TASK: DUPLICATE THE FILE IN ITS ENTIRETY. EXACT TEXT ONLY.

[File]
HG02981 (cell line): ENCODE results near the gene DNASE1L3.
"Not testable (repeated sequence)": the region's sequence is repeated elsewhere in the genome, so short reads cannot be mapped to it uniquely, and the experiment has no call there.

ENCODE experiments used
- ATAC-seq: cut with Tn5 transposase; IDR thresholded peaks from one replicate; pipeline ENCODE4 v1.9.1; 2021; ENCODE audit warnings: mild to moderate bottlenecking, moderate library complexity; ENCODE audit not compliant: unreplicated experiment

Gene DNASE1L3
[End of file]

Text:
HG02981 (cell line): ENCODE results near the gene DNASE1L3.
"Not testable (repeated sequence)": the region's sequence is repeated elsewhere in the genome, so short reads cannot be mapped to it uniquely, and the experiment has no call there.

ENCODE experiments used
- ATAC-seq: cut with Tn5 transposase; IDR thresholded peaks from one replicate; pipeline ENCODE4 v1.9.1; 2021; ENCODE audit warnings: mild to moderate bottlenecking, moderate library complexity; ENCODE audit not compliant: unreplicated experiment

Gene DNASE1L3